Some of the protests seem to have been lit by the fuse of self-immolation, first in Tunisia, then Algeria and on Monday in Egypt.

And when North African leaders get onto their emergency conference call the similarities between their countries cannot have escaped them: Leaders whose stints on the throne are measured in decades not years (Col Gaddafi clocks up four next to Hosni Mubarak's three and a bit); price hikes; rising unemployment; a surplus of young educated men and women with little hope of gainful employment; rampant corruption; and the dead hand of political repression.

Add Facebook and al-Jazeera and it's hard to see how all this won't continue to rumble.

Take Egypt for example. Even if today's demonstrations are quashed and the demonstrators are cowed into retreat, who is to say that they won't descend onto the streets again when the 82-year-old Hosni Mubarak seeks another re-election in the autumn.

This story has lots of moving parts.

Yesterday, Tunisia's army chief ominously said that the country could not tolerate a power vacuum. So far, the army has been watching lizard-like from the side. That could change very suddenly.

In usually docile Jordan, the Hashemite monarchy is being attacked - in part - for the Western attributes that make the regime so popular here in Washington.

Another known unknown is what role Islamic fundamentalists will play in countries like Algeria and Egypt where they have been pummelled for decades.

And finally there's Washington.

First, the administration needs to make up its mind whether these developments should be supported or whether they will just open the door to messy, unforseen consequences. Secondly, it is ironic that the spark of freedom was not lit, as once intended, by free elections in Iraq, but by price hikes in a tourist paradise called Tunisia.

The best thing the US can do is stay out of the way and watch. It's all up for grabs: 2011 could still become the Middle East's 1989.

US status anxiety over rising China

Matt Frei | 16:51 UK time, Monday, 17 January 2011

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China is getting under the skin of the world's only superpower in a way that the Soviet Union didn't during the Cold War or Japan in the 1980s, when it threatened to gobble up corporate America.


Students at Duke University

China's remarkable rise has paralleled America's own relative decline. So when Chinese President Hu Jintao visits Washington this week, he'll find his hosts suffering from status anxiety. The nation long driven by manifest destiny is ill at ease with itself, uncertain - perhaps for the first time in its history - that its best days are still ahead.

China's latest great leap forward is in education. Students from Shanghai scored stunning results last month in international tests, easily topping the world in maths, science and reading. Where was America? Languishing more than 20 places below in each category - the US education secretary says it is a "wake-up call".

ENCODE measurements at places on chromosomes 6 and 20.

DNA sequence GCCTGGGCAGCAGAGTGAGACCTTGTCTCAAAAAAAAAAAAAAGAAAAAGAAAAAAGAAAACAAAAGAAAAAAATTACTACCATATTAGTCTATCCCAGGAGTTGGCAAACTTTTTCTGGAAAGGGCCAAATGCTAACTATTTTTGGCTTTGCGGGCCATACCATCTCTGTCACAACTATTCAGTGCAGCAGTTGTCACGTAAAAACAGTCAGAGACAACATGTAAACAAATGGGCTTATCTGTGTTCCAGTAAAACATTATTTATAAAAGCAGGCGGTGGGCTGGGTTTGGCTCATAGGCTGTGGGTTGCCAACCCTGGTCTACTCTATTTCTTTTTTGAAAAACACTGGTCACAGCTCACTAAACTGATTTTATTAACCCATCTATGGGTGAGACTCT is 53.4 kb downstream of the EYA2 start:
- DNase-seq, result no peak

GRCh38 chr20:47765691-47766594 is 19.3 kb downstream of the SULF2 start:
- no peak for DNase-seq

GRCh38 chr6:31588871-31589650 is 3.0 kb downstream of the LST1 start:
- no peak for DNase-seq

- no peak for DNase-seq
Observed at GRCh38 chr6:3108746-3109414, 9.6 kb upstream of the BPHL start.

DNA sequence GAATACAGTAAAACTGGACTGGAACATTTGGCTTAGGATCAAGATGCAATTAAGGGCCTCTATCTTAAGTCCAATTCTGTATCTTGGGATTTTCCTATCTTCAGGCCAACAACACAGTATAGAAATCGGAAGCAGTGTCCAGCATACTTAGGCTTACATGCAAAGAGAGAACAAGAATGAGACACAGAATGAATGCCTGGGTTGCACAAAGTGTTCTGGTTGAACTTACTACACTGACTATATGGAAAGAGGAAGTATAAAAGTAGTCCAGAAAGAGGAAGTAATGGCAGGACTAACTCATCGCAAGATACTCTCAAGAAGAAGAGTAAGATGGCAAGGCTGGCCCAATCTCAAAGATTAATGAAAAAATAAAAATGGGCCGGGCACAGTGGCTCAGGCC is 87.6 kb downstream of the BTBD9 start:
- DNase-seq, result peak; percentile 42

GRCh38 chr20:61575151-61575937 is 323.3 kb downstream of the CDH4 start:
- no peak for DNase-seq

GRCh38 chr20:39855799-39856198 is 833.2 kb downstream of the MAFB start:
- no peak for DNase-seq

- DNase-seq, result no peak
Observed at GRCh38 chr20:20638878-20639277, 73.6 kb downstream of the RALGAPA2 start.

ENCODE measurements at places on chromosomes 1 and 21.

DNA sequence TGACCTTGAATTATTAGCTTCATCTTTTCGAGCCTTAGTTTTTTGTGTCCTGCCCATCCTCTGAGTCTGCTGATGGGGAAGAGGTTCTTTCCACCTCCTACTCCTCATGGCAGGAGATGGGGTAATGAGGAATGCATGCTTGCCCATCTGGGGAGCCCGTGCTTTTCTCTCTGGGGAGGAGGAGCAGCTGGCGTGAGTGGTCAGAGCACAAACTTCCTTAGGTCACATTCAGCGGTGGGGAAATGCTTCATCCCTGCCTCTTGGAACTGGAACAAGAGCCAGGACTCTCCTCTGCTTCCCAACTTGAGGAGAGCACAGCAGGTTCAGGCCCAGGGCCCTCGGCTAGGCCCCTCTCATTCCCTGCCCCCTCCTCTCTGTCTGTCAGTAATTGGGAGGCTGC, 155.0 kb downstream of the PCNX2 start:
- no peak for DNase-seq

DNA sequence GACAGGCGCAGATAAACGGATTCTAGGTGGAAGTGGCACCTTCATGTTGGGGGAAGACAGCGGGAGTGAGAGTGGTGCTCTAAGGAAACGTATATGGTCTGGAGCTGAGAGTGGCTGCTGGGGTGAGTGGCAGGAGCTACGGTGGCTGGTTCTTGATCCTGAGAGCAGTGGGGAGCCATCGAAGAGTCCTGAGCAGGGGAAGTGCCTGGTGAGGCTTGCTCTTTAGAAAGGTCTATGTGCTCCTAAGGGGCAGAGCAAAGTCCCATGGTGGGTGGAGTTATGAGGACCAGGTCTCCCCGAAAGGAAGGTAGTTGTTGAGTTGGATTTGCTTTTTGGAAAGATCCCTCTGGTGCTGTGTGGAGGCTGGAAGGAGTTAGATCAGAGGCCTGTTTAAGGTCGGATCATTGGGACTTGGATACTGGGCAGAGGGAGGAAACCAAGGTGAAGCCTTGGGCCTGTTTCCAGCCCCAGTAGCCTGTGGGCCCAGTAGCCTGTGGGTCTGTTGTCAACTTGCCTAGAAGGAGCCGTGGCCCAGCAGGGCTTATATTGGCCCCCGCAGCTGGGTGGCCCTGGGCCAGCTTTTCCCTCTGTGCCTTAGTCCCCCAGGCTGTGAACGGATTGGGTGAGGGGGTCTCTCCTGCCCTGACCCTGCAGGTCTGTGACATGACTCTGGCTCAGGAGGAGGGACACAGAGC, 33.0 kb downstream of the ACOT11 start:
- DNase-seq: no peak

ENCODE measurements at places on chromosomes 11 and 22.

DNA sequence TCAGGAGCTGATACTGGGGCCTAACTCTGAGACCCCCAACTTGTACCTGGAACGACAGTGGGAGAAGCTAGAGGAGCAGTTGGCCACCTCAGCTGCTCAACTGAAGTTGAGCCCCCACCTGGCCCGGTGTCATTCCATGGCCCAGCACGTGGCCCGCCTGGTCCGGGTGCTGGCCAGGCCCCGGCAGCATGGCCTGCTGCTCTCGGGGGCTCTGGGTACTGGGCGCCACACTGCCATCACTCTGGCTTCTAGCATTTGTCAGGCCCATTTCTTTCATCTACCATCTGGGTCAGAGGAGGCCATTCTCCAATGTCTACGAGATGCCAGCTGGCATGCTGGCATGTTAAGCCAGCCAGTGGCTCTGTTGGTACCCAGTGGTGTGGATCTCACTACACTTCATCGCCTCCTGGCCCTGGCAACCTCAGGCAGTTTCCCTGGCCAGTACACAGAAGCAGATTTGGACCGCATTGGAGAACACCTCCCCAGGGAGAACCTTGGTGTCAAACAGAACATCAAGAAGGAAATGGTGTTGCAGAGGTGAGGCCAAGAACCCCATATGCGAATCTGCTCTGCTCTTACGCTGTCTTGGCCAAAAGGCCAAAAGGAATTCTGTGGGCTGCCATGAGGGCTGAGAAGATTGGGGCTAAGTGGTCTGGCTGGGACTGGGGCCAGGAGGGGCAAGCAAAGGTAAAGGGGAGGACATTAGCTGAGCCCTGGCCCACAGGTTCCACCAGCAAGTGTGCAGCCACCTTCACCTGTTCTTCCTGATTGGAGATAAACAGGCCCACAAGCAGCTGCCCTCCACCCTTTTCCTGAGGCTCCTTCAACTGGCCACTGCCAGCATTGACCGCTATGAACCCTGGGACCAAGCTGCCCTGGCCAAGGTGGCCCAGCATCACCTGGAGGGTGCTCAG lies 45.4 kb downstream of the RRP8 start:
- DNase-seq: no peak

So we visited one of America's elite universities to test the mood. Duke is dubbed the 'Harvard of the South' (although here they prefer to call Harvard the 'Duke of the North'). It's a global centre of excellence, umbilically attached to North Carolina's technology triangle that attracts international students and faculty, particularly from China. From academics to athletics - the men's basketball team is ranked one of the best - the place is imbued with the self-belief, some would say arrogance, which for so long underpinned the US in its undisputed title as the world's top dog.

We put together a team of Duke's best and brightest - including three Chinese-born students - to discuss America's place in the globalised world. We showed them a slick and controversial advert aired during the recent congressional election campaign by a group called Citizens Against Government Waste. Set 20 years in the future, a Chinese professor is lecturing students about the fall of the American Empire. Reckless spending led to crushing debt, he explains, before adding: "Of course we owned most of their debt so now they work for us." The message: America, be scared of China.

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Jack Zhang, who was born in China but grew up in Pennsylvania, was dismayed by the confrontational take.
"It portrays it as a zero-sum game and that somehow Communist China is just the mortal enemy of the US and that the way forward is through competition of some sort. I think that's the wrong approach."
Sharon Mei, who runs an "Understanding China" house course with Jack, said the advert played on fear.
"What I was most hurt by was when they had the audience of young people and everyone was yelling in a hostile and malicious manner - these are the people on the other side of the world who will take us over if we don't do something about it."

She believes ignorance about China and the Chinese fuels suspicion.

"It's the way people perceive China - that on a moral level that they're not someone we want to be a superpower."